Reading 23



Reading 23
Reading 23-3
Source: Mastering Herbalism, Paul Huson. Stein and Day, New York. 1974. p. 31.
Herbalists’ Symbols
Reading 23-3
Herbal Notes
Physica (Hidegarde of Bingin)
1. First book in which woman discusses plants in relation to medical properties. Emphasis on medicine.
includes recipes, diseases, cures, folk remedies.
2. Earliest book on natural history in Germany; influenced German Fathers of Botany
3. Strongly concerned with science in contrast to other mystical and theological works
4. Lists plants not translatable into Latin and thus first mention of German name
On Plants (Albertus Magnus)= Albert of Bollstadt (1193–1280)
1. Scholastic philosopher
2. St. Thomas Aquinas one of his pupils
3. Worked on morphology, distinguishes between thorns (stem structures) and prickles (surface organs)
4. “The plant is a living being, and its life principle is the vegetable soul, whose function is limited
to nourishment, growth and reproduction–feeling, desire, sleep, and sexuality, properly so called,
being unknown in the plant world.”
5. Felt that species were mutable, pointed out that cultivated plants might run wild and become degenerate while wild plants might be domesticated.
6. Temperate tone on medical virtues
Commentarii of Mattioli
1. Famous herbal, many translations, at least 45 editions
2. First published 1544
3. Exposition of Dioscorides but also all plants known to Mattioli
4. Later editions had beautiful figures
5. Did not have an expert knowledge of plants
Herbarium Vivae Icones of Otto Brunfels
1. Modern age of botany began in 1530 with Living Images of Plants
2. Realistic and beautiful plant picutues, unequaled by Hans von Weiditz
3. Sequence based on when illustrations completed thus nonscientific
4. Watercolors recently founds in in 1930s.
5. Text inferior to pictures, bookish
Kreuter Buch of Jerome Boch
Book discusses characteristics of plants in Germany; a new directions and thus a truly modern work.
1. Developed system of botany, arranged plants into categories
2. Wrote in a clear manner, understandable to laymen. Listed mode of occurrence and localities for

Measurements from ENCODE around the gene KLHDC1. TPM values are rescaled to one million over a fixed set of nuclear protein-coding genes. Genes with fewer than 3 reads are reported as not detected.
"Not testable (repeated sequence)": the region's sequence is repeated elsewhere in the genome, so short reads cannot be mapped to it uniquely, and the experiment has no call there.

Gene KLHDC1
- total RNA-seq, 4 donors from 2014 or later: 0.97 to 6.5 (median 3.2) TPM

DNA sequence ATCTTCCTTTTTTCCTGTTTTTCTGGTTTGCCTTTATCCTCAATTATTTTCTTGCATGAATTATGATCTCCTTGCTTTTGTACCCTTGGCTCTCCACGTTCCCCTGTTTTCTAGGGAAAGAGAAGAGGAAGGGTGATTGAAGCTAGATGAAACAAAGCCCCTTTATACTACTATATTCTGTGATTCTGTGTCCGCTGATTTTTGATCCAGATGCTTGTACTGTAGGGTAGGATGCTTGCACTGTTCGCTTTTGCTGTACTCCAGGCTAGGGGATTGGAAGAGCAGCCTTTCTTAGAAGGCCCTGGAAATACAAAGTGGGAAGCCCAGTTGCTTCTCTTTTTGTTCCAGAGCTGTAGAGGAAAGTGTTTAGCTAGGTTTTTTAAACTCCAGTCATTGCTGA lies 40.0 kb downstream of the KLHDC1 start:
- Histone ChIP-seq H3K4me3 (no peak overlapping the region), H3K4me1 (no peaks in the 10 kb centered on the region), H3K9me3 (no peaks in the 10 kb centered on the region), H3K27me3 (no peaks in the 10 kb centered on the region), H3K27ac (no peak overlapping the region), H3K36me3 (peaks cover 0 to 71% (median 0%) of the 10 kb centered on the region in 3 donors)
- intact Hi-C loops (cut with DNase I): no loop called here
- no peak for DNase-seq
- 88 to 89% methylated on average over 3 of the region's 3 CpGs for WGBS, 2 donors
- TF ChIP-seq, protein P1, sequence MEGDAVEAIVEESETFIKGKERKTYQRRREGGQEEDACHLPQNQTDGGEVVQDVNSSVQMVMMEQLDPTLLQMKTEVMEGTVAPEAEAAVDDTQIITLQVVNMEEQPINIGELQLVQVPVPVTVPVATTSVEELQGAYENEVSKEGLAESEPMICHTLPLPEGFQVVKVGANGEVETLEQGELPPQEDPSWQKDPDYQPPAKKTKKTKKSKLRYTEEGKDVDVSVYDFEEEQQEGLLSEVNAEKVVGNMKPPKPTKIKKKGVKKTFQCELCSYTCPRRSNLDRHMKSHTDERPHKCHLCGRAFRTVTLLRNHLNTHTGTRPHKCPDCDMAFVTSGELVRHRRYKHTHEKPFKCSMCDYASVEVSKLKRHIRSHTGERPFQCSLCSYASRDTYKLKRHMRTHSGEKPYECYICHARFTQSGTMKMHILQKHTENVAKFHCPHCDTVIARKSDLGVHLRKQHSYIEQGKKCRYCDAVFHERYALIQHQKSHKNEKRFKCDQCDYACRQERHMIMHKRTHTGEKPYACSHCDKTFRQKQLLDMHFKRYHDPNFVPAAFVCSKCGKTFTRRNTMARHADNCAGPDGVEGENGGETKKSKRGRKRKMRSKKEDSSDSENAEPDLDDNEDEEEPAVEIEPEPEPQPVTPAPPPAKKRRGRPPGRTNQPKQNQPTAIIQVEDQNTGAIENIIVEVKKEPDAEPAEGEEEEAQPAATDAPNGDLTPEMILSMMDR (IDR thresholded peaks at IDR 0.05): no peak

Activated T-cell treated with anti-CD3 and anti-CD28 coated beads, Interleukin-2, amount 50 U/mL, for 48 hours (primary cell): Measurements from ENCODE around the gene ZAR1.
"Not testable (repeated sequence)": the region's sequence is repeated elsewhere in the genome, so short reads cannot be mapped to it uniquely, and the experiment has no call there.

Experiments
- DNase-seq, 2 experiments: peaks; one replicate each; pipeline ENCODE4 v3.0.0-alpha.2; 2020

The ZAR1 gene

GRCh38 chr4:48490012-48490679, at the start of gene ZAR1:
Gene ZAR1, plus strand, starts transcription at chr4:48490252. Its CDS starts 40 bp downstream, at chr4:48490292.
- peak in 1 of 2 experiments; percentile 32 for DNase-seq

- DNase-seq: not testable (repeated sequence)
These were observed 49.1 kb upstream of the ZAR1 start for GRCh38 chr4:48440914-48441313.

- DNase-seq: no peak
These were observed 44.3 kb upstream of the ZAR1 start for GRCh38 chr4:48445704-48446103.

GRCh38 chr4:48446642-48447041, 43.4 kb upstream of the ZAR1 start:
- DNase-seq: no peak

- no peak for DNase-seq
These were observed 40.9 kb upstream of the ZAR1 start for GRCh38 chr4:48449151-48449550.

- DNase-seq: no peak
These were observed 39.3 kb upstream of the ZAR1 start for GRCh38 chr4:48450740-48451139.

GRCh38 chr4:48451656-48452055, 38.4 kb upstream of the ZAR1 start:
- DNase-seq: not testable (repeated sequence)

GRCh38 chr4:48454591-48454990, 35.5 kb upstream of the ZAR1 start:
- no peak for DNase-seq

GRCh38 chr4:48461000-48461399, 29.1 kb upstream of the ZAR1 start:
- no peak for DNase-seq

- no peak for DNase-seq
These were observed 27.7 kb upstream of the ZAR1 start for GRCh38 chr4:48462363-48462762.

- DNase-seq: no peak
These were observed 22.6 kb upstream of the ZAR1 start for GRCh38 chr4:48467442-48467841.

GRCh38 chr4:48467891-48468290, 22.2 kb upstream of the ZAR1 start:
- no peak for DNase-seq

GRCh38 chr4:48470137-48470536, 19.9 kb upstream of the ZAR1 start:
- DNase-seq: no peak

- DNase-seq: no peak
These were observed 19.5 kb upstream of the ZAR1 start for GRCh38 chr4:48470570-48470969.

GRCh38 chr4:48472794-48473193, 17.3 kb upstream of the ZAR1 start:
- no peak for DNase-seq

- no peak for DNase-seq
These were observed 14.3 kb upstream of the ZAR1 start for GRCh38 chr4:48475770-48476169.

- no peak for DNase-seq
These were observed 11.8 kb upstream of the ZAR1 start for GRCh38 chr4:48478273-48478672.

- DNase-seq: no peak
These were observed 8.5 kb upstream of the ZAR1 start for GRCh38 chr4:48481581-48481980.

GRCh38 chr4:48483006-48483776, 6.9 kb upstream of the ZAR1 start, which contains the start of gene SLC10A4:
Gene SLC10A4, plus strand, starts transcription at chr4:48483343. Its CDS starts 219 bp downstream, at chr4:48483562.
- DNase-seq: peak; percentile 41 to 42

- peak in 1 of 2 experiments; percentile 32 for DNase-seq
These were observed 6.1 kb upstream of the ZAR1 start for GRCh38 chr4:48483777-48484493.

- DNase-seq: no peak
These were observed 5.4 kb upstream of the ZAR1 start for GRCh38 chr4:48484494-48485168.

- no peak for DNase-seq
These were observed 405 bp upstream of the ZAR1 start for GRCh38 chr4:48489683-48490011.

plants mentioned. Thus a kind of Flora. Seems to have been a keen collector. Free from credulity.
3. Later editions supplied with pictures from Brunfels and Fuchs
4. Written in German
5. 1539 New Kreuterbuch later Kreuter Buch
De Historia Stirpium of Leonhard Fuchs (Stirpium = plants)
1. Interested in bringing reforms in German medicine
2. Careful matching figures with illustrations
3. Indices in Greek, Latin, traditional herbal names, and German
Reading 23-3
4. Used masculine and feminine terminology for stronger and weaker
5. Good illustrations done under the supervision of Fuchs
6. First mention of maize
Cruydeboeck (Dodoens)
1. Continued traditions established by Bock of investigation local flora and realized that plants of
Europe were not all described by the ancients.
2. Books of Dodoens Clusius, and Obel are interrelated
3. Studies plants of the Netherlands
4. Cruydeboeck, 1554, basis for other works...eventually Stirpium historiae en pemptades sex. Folio
volume of 900 pages, 1309 woodcuts, six copies from Juliana Acicia codex. Borrowed from woodcuts used for Fuchs.
5. Condemmed Doctrine of Signatures
6. Basis of Nievve Herbal of Henry Lyte in 1578.
Histoire des Plantes 1557 (L’Ecluse=Clusius)
1. Studies plants of Austria Hungary and Spain.
2. Great powers of observation, added 600 known plants
3. French translation of Cruydeboeck
4. Interested in plants for their own sake; not preoccupied with medical side of plants.
Stirpium Adversaria Nova (Mathias de l’Obel)
1. Studies plants of Southern France
2. Main work Stirpium Adversaria Nova published in 1570 with Pena.
3. Distinguishes plants by leaves.
Nievve Herball Henry Lyte
1. Based on the French version of Dodoens’ Cruydeboeck of 1554 made by l’Ecluse in 1557. No mere
mechanical translation but work is annotated and corrected with references to l’Obel and Turner.
Herball (William Turner) 1st part in 1551 (London) 2nd in 1562 (Cologne) 3rd in 1568.
1. Figures of Fuchs.
2. Independent thinker, scorned superstition
3. Respectful of Ancients but not slavish
4. Father of English Botany
Herball John Gerard(e)
1. Most famous English herbal
2. 1636 edition augmented by Thomas Johnston
A Physical Directory (translation) (Nicolas Culpepper)
1. Absurdities initiated reforms, but many editions.
2. Refers to Doctors: A company of proud insulting, domineering Doctors, whose wits were born above
500 years before themselves.

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